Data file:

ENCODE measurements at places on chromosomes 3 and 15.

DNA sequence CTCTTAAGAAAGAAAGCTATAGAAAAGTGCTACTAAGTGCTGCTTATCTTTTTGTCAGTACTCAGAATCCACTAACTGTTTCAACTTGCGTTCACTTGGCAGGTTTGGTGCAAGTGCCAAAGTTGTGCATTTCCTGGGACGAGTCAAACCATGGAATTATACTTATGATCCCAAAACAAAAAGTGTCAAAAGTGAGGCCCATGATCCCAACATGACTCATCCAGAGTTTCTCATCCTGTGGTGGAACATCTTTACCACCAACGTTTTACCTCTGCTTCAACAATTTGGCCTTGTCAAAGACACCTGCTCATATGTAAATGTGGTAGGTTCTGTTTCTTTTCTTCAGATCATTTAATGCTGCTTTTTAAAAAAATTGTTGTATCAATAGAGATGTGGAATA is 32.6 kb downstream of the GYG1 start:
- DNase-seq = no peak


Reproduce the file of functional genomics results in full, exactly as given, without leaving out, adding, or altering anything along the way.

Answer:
ENCODE measurements at places on chromosomes 3 and 15.

DNA sequence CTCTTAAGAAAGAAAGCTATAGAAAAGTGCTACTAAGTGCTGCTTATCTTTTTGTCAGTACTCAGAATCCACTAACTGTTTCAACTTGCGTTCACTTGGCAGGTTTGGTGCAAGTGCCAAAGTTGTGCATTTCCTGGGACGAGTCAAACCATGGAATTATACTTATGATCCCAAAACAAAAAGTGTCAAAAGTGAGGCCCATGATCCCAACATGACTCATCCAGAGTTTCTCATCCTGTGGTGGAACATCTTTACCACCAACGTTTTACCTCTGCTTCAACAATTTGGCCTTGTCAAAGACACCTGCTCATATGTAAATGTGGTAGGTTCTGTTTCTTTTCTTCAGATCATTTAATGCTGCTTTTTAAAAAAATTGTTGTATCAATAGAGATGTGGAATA is 32.6 kb downstream of the GYG1 start:
- DNase-seq = no peak